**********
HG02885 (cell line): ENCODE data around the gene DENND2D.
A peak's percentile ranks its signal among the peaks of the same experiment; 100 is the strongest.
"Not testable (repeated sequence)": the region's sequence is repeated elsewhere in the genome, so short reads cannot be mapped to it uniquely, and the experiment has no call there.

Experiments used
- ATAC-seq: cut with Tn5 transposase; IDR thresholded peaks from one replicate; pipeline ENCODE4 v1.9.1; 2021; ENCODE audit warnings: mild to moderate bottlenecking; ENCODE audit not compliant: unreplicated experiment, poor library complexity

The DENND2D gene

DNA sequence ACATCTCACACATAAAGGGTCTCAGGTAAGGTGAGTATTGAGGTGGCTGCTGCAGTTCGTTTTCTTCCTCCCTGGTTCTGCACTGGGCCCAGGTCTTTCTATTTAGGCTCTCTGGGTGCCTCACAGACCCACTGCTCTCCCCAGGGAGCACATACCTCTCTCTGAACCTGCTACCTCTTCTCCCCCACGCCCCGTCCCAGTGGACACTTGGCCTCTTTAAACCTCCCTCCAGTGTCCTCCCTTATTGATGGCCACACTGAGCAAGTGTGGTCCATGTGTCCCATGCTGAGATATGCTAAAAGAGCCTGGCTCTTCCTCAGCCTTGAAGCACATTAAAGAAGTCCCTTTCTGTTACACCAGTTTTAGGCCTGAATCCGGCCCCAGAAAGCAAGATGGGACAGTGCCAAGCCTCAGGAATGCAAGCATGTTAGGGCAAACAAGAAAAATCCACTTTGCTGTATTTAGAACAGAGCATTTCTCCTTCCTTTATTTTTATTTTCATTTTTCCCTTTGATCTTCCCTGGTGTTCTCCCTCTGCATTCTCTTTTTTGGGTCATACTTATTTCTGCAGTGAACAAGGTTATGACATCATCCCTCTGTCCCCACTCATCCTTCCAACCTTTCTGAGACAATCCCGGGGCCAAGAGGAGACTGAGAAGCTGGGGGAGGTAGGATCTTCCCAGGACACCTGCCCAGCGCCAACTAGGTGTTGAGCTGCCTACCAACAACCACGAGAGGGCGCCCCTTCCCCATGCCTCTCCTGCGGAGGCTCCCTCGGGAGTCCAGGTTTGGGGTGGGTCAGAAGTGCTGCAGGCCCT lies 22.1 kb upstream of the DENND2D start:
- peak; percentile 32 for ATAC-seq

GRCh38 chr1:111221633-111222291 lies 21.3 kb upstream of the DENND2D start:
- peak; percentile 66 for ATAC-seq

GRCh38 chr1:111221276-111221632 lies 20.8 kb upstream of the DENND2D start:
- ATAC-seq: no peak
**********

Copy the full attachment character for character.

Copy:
HG02885 (cell line): ENCODE data around the gene DENND2D.
A peak's percentile ranks its signal among the peaks of the same experiment; 100 is the strongest.
"Not testable (repeated sequence)": the region's sequence is repeated elsewhere in the genome, so short reads cannot be mapped to it uniquely, and the experiment has no call there.

Experiments used
- ATAC-seq: cut with Tn5 transposase; IDR thresholded peaks from one replicate; pipeline ENCODE4 v1.9.1; 2021; ENCODE audit warnings: mild to moderate bottlenecking; ENCODE audit not compliant: unreplicated experiment, poor library complexity

The DENND2D gene

DNA sequence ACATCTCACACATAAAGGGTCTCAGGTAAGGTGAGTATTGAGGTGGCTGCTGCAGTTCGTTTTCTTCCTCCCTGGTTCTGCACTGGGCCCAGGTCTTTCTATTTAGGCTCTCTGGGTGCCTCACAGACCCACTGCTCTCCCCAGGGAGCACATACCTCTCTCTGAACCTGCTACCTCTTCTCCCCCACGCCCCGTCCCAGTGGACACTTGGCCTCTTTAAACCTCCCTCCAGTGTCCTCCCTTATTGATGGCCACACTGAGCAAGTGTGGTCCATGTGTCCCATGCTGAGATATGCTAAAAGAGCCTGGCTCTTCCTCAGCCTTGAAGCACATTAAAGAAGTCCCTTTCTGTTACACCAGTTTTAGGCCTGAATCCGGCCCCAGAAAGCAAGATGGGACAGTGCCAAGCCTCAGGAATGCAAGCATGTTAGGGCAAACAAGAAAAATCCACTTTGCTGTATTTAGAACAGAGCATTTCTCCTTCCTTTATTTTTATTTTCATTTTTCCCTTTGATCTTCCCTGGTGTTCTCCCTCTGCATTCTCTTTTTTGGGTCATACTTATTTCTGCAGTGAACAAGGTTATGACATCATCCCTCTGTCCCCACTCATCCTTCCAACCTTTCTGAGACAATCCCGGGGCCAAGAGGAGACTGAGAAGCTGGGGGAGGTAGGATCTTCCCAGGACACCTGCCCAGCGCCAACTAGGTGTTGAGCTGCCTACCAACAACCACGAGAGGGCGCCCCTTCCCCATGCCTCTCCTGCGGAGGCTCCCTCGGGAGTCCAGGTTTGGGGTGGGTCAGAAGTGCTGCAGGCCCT lies 22.1 kb upstream of the DENND2D start:
- peak; percentile 32 for ATAC-seq

GRCh38 chr1:111221633-111222291 lies 21.3 kb upstream of the DENND2D start:
- peak; percentile 66 for ATAC-seq

GRCh38 chr1:111221276-111221632 lies 20.8 kb upstream of the DENND2D start:
- ATAC-seq: no peak